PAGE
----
Here is your round -up of Greentech news for February…
In India farmers are being encouraged to use solar energy to power pumps to irrigate their crops. In order to conserve water the farmers must agree to use drip irrigation in exchange for subsidies to purchase the solar powered pumps more
Plans were submitted for the creation of a tidal lagoon in Swansea, Wales that could provide power for 120,000 homes.
Tidal power is a very reliable form of renewable energy as the production of electricity is not dependent on weather conditions. More
Australian Prime Minister and climate change denier Tony Abbott launched a ‘full frontal attack’ on the renewable energy industry more
Tesla became the best performing car manufacturer for over 20 years with a share price increase of over 600%. The luxury electric car maker now has a market capitalisation of $31bn. The impressive share price performance has provided founder Elon Musk with funds to build a new batter factory more
Welcome to our first round-up of greentech news for 2014
Ford introduced a concept electric car the C-Max Solar Energi that recharges it’s self using solar power.
A neat idea but although photovoltaic cells have improved efficiency in recent years the car would still need a solar concentrator to focus the suns rays. The five meter high canopy focuses light like a magnifying class to improve efficiency. While parked the semi-autonomous car moves backwards and forward to capture as much sunlight as possible. While the C-Max Solar Energi may never be sold to customers an improved version of the technology may one day come into commercial use.
The EU proposed a 40% reduction in green-house gas output by 2030. A strengthening of the ETS was also proposed more
China announced plans to install 18GW of wind power and 10GW of solar power in 2014. In 2013 China installed 12GW of solar power , more than the total amount of US solar installations. The falling price of PV cells also saw China overtake market leader Germany more
American car rental customers are failing to embrace electric cars because of fears that they will run out of power between charging stations. Hybrids however have been much more popular as they lack the “range anxiety” associated with electric cars more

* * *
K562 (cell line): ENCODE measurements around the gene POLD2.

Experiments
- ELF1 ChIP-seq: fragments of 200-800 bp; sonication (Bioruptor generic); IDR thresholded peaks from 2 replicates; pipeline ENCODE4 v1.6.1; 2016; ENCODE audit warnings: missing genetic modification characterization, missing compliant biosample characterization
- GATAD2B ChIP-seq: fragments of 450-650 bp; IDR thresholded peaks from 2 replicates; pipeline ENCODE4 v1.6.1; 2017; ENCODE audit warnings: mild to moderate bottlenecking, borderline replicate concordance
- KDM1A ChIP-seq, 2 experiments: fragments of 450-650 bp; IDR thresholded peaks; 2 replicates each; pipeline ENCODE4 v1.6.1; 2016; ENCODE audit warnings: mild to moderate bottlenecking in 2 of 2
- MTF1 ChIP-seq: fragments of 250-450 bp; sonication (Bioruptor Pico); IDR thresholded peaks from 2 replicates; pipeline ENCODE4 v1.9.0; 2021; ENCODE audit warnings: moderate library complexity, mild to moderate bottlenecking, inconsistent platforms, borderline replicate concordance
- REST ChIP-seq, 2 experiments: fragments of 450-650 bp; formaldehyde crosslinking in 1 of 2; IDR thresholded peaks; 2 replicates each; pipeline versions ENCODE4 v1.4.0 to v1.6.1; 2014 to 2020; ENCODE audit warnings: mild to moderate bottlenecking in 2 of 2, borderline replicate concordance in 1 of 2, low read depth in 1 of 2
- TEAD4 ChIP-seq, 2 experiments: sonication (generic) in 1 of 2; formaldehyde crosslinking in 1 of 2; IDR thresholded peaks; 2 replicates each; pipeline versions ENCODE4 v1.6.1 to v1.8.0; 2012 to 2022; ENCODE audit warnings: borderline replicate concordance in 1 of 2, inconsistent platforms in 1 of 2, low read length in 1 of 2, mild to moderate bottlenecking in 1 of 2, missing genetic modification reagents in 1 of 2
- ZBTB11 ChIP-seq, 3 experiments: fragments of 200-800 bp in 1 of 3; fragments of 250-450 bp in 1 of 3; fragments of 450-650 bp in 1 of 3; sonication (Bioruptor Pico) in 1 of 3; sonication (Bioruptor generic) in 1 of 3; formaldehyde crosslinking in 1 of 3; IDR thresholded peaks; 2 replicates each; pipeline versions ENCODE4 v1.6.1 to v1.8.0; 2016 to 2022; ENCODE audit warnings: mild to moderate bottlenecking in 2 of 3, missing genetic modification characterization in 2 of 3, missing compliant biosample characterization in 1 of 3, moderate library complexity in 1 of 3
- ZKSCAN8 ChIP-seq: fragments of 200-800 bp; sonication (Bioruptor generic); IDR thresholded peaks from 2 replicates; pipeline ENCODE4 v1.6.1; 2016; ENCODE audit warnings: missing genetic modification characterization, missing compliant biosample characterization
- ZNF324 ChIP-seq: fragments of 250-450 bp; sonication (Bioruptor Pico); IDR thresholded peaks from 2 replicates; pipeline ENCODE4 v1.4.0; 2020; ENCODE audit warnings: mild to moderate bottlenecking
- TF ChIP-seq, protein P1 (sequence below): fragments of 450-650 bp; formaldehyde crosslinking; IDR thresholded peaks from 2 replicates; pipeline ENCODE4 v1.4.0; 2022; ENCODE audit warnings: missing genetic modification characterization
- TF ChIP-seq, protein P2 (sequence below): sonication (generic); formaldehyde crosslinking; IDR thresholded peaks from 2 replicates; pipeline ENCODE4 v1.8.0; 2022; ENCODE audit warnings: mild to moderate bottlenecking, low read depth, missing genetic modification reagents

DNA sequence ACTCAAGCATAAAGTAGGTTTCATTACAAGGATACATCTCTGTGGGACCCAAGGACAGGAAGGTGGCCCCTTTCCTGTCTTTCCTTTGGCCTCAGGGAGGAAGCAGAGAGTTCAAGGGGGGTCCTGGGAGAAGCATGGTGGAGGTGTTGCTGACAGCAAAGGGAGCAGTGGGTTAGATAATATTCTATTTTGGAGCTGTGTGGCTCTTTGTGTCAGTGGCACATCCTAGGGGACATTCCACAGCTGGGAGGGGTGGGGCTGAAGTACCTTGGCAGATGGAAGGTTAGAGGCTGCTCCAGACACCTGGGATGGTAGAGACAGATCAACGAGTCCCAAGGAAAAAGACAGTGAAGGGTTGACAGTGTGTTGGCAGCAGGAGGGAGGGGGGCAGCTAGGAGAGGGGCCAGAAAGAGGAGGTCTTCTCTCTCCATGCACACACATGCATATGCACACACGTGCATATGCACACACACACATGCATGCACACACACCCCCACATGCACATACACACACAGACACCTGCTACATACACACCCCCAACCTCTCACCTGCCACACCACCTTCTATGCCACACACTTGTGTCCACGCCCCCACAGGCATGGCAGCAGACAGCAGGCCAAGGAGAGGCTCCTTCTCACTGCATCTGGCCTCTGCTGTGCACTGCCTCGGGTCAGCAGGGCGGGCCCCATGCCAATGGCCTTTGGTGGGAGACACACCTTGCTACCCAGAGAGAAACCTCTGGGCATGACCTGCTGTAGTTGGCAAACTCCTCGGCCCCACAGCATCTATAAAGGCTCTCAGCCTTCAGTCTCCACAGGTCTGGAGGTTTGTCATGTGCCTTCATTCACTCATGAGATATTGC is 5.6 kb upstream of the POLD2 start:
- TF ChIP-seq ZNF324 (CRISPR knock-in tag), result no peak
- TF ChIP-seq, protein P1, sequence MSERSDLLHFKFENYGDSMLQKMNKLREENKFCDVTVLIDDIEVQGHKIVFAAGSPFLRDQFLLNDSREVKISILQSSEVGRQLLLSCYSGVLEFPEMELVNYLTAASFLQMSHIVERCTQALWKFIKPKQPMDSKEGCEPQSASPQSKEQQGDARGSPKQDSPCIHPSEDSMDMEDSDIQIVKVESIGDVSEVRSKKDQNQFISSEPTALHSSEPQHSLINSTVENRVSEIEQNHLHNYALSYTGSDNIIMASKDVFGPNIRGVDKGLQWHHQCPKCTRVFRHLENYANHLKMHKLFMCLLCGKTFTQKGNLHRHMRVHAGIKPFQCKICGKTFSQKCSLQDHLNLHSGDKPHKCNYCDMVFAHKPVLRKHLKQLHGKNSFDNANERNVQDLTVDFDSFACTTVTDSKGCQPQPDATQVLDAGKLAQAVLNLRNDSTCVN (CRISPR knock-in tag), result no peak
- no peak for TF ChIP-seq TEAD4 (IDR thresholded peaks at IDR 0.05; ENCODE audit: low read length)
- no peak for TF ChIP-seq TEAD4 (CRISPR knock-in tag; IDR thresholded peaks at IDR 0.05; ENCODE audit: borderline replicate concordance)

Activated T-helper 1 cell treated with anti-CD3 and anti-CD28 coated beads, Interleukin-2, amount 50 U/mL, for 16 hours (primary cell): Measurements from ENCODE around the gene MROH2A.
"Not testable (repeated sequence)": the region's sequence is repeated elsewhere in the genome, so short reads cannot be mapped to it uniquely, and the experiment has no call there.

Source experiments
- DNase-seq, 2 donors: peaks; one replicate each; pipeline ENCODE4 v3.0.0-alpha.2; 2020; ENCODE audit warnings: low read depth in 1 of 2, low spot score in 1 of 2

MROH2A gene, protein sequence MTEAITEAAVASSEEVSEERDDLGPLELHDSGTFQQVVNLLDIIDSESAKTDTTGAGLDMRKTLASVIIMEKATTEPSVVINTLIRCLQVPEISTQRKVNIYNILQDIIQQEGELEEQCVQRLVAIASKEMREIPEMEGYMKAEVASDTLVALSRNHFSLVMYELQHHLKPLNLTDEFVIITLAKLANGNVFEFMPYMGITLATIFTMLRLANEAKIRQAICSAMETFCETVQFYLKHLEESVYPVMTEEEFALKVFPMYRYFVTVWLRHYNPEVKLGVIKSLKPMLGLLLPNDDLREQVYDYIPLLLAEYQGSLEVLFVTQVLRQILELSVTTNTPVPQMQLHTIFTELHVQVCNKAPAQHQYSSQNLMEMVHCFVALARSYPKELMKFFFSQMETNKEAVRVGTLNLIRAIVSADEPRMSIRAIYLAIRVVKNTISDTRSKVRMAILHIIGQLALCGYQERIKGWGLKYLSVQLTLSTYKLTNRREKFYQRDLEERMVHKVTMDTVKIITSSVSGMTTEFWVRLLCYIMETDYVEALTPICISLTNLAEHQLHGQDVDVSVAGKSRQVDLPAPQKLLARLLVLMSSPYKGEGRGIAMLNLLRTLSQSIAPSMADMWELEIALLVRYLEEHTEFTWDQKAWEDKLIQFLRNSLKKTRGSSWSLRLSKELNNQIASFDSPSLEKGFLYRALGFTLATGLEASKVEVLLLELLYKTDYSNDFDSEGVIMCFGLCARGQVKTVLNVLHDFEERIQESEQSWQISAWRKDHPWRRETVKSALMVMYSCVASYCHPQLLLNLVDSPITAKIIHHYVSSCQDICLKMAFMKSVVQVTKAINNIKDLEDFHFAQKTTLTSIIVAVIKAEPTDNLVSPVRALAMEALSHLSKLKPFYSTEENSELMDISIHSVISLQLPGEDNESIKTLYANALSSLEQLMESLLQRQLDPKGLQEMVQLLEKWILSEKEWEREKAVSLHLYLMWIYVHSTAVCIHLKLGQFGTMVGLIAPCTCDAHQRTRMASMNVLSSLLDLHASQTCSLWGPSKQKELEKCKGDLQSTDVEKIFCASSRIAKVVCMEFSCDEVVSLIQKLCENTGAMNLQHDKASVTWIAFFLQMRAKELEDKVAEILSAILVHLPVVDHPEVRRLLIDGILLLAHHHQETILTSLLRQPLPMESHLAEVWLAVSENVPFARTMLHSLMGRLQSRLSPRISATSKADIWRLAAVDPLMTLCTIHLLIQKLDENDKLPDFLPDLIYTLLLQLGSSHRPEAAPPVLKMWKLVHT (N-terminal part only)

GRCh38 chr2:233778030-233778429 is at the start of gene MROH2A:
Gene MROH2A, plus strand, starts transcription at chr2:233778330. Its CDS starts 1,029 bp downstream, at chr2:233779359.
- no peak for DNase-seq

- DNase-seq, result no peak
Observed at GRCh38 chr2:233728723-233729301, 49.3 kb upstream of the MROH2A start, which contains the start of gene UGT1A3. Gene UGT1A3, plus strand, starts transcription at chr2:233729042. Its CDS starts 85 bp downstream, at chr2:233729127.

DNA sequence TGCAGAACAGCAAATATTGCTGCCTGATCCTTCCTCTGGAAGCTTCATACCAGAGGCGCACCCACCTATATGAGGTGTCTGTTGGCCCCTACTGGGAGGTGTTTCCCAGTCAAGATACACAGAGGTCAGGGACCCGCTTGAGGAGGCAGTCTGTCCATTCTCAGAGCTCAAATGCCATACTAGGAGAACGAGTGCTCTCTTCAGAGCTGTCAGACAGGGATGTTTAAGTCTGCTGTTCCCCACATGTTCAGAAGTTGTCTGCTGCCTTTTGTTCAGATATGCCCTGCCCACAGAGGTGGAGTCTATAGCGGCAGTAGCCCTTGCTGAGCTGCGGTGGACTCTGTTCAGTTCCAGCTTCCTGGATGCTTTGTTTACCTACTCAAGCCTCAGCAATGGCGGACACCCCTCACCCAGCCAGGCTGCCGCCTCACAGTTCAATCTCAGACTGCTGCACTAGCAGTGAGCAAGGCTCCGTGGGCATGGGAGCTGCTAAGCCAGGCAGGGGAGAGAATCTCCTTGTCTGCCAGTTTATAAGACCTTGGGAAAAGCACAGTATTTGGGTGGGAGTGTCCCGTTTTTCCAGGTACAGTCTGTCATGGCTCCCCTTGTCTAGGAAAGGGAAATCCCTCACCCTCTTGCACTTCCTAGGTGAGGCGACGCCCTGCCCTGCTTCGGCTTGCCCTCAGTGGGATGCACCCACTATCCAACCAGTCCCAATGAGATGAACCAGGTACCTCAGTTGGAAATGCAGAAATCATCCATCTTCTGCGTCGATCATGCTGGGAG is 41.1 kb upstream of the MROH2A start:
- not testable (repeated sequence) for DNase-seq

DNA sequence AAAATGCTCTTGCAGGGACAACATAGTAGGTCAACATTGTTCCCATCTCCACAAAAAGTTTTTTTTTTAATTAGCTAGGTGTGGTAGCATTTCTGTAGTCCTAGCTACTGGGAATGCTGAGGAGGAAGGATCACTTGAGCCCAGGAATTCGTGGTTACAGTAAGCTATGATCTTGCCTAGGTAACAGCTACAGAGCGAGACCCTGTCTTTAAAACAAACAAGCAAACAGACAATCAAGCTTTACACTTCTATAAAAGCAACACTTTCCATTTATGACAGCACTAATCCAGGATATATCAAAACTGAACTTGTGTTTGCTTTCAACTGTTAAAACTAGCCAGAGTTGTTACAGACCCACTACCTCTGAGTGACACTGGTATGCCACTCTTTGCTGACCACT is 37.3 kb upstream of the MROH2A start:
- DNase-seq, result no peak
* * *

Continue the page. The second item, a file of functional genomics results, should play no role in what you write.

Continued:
DuPont Co beat analysts estimates of third quarter earnings thanks to higher sales of materials used to make solar panels. The electronics unit delivered a 67% increase in operating profit driven by the performance of films and metal pastes used in the production of solar panels more
The UK government aims to increase solar more than 700% by 2020. The government hopes that by working with companies the price of solar can be brought down to a similar level to fossil fuels more
Australia’s new prime minister Tony Abbott has vowed to close the profitable Australian Clean Energy Bank. The development bank helps green projects raise debt and equity has a loan portfolio of AUD $536 m earning an average of 7% more
This week’s round up of greentech news is out of this world ;o)
NASA are developing a solar panel satellite that could provide one third of the world’s electricity needs. Thousands of mirrors on the satellite would focus the sunlight onto PV panels which would then convert the sunlight to microwaves which could be beamed back to earth.
Using a satellite rather than earth based solar farms would benefit from stronger sunlight and would not be disrupted by poor weather read more (update – NASA website is currently unavailable due to the shut down of the US government
Back down on earth Siemens won a contract to supply 24 wind turbines for four wind farms in northern France more
In the UK a disused landfill site that was converted into a solar farm has turned out to be the perfect habitat for wild chamomile. Solar farms with their large areas of open space and relatively small amount of disturbance from humans allow wildlife to flourish more
Researchers at the University of Alberta have developed a way to manufacture printable solar panels using phosphorus and zinc. The discovery could lead to further falls in the price of PV panels as these elements are abundant in the earth’s crust more
Here is your round up of greentech news…
UK based installer Solinium used solar slate tiles to enable Buckingham Group Contracting to generating their own local electricity at a new office in Amersham. We really like these tiles which overcome a lot of the aesthetic problems associated with traditional PV panels. Keep an eye on this blog for a more in depth look at solar slate tiles later this year…
California Governor Jerry Brown announced plans to ‘bottle sunlight’. In other words the state is looking at large scale storage solutions to enable power to be provided through peaks in demand more
Clarkson University has teamed up with The Centre for Evaluation of Clean Energy Technology (CECET) and the New York State Energy Research and Development Authority (NYSERDA) in opening a $1.2m wind turbine test facility more
Three years after President Obama pledged to install solar panels on the White House work has commenced on the project. A White House official stated that the installation is “part of an energy retrofit that will improve the overall energy efficiency of the building”. Jimmy Carter first installed solar panels in the 1970s but these were removed by Ronald Regan during the environmentally unenlightened 1980s.